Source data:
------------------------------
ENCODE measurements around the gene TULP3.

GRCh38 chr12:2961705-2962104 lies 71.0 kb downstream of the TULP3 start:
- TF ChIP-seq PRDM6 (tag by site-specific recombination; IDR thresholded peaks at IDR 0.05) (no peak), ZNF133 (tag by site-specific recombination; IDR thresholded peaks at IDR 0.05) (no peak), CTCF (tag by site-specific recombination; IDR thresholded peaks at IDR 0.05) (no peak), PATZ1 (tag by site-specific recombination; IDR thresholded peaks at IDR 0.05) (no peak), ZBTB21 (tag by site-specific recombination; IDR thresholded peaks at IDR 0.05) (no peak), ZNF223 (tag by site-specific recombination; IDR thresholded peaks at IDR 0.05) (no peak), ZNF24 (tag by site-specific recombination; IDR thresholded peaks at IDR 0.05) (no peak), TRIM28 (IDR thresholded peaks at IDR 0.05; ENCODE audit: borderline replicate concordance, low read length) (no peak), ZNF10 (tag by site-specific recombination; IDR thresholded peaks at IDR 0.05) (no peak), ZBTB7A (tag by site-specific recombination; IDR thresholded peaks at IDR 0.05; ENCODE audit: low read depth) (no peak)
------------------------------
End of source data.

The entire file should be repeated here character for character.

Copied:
ENCODE measurements around the gene TULP3.

GRCh38 chr12:2961705-2962104 lies 71.0 kb downstream of the TULP3 start:
- TF ChIP-seq PRDM6 (tag by site-specific recombination; IDR thresholded peaks at IDR 0.05) (no peak), ZNF133 (tag by site-specific recombination; IDR thresholded peaks at IDR 0.05) (no peak), CTCF (tag by site-specific recombination; IDR thresholded peaks at IDR 0.05) (no peak), PATZ1 (tag by site-specific recombination; IDR thresholded peaks at IDR 0.05) (no peak), ZBTB21 (tag by site-specific recombination; IDR thresholded peaks at IDR 0.05) (no peak), ZNF223 (tag by site-specific recombination; IDR thresholded peaks at IDR 0.05) (no peak), ZNF24 (tag by site-specific recombination; IDR thresholded peaks at IDR 0.05) (no peak), TRIM28 (IDR thresholded peaks at IDR 0.05; ENCODE audit: borderline replicate concordance, low read length) (no peak), ZNF10 (tag by site-specific recombination; IDR thresholded peaks at IDR 0.05) (no peak), ZBTB7A (tag by site-specific recombination; IDR thresholded peaks at IDR 0.05; ENCODE audit: low read depth) (no peak)